A court judgement that documents signed electronically can have legal force means individuals and companies should take care.
Pam Virdee, a Solicitor in the Commercial Property department at Thursfields’ Birmingham office, was commenting after a county court ruled that an automated electronic signature used in a transfer of land was valid because this was “the intention of the parties at the time”.
The court decided that the automated nature of the signature did not prevent it from authenticating this intention and ordered that the transfer of land should go ahead.
Pam advises the public and companies should now double-check their intentions when using electronic signatures.
She said they should also give clear instructions to those acting on their behalf by confirming the extent of their authority to utilise the documents .
Pam warned: “This decision highlights how careful we all need to be when using our electronic signatures in email chains, as the risk of doing so appears to have just increased.”
In the case of Neocleous v Rees, the court heard the defendants had agreed to transfer part of their land to the claimants for £175,000, and the terms of the agreement were recorded in a chain of emails sent between the parties’ solicitors.
Each email in the chain was signed off using an automated corporate signature tool which recorded the name, role and contact details of the solicitors.
Pam explained: “The law states that a contract for the sale of land must be in writing, incorporating all the terms of the contract and that it must be signed by or on behalf of each party.
However, the claimants argued that the email chain comprised a contract even though it had been signed by the insertion of an automatically generated footer.”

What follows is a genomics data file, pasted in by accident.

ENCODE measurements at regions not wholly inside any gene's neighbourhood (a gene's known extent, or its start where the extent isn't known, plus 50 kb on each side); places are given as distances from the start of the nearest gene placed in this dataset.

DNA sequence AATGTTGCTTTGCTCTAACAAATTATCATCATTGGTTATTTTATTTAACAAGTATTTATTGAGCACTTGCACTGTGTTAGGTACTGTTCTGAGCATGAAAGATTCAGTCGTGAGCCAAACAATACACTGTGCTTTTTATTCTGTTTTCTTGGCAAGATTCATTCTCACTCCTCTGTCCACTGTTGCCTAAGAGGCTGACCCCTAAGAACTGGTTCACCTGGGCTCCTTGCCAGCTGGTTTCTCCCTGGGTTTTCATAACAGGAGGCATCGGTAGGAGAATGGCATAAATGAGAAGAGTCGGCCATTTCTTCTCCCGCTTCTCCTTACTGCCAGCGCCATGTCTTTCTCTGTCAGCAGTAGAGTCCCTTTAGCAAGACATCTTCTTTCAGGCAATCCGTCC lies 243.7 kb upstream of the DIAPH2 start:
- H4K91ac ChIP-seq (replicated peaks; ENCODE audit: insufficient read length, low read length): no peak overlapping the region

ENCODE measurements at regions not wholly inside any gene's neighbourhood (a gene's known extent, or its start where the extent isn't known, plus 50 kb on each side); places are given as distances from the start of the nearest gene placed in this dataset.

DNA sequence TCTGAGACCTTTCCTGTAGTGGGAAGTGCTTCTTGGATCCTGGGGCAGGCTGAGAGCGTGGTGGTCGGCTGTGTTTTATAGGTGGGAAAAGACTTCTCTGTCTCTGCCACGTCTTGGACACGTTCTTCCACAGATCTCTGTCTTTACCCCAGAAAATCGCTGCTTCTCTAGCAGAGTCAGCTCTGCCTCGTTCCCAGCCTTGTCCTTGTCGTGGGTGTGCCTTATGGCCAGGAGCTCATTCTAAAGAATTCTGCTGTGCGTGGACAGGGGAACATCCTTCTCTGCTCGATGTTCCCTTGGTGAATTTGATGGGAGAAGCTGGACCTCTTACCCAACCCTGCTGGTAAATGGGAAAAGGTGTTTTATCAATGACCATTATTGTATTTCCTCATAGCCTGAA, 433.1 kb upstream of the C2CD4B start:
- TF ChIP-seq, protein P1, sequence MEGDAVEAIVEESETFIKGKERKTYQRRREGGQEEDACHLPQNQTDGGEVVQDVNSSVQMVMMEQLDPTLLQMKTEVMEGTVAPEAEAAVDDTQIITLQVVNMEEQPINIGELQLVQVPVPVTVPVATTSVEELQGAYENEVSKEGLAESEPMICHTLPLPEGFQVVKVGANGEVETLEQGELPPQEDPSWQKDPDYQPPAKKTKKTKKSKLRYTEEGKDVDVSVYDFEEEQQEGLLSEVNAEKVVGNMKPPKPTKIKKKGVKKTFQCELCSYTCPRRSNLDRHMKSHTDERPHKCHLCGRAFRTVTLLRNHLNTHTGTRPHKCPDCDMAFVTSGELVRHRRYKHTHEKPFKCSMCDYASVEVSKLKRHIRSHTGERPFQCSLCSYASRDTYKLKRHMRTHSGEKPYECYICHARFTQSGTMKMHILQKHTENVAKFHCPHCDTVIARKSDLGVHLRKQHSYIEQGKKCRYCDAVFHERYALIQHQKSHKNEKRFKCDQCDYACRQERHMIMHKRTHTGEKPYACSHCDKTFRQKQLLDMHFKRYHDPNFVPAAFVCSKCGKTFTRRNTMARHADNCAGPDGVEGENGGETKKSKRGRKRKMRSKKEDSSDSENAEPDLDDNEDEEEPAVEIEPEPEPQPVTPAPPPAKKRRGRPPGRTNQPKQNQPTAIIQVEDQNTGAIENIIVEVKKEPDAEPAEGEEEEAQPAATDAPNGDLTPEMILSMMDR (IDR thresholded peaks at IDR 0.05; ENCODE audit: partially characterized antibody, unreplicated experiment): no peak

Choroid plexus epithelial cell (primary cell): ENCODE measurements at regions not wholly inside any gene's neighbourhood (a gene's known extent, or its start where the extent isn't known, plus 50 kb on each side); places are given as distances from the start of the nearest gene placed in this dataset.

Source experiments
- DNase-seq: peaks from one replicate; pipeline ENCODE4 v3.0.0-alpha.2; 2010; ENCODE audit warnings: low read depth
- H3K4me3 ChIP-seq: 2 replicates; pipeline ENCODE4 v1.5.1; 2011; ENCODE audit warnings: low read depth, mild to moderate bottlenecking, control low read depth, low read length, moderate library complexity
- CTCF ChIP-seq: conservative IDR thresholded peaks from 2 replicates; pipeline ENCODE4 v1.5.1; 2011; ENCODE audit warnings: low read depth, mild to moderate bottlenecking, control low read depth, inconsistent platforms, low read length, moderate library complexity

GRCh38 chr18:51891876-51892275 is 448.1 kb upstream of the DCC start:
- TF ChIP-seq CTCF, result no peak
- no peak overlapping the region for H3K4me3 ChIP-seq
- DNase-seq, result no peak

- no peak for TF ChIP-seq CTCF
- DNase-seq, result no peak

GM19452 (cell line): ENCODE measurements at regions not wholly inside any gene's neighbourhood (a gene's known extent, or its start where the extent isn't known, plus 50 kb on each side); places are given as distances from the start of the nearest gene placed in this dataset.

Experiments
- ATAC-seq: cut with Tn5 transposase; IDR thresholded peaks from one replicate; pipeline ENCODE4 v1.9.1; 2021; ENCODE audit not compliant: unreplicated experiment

The court had referred to a recent Law Commission report that argued an electronic signature is capable in law of being used to execute a document, provided the person signing the document intends to authenticate the document.
Pam said: “The court also found it relevant that the solicitor involved had typed ‘Many thanks’ at the bottom of his email, indicating he was relying on the automatic footer to sign off his name and an intention to link the email contents to his name.
In law, the test is whether the name was applied with authenticating intent, and in this case the court decided this was clearly established and therefore the contract was enforceable.
The case highlights the willingness to accept the Law Commission’s recent report on the validity of electronic signatures.”
Pam stressed that this case will not bind other courts as it is only a county court judgment, but she added: “Unless there is further case law or legislation, senders of emails will need to consider whether to include disclaimer wording or expressly make email chains ‘subject to contract’ to avoid inadvertently producing a valid and binding contract.”
Contact Pam Virdee on 0121 312 5174 or email@example.com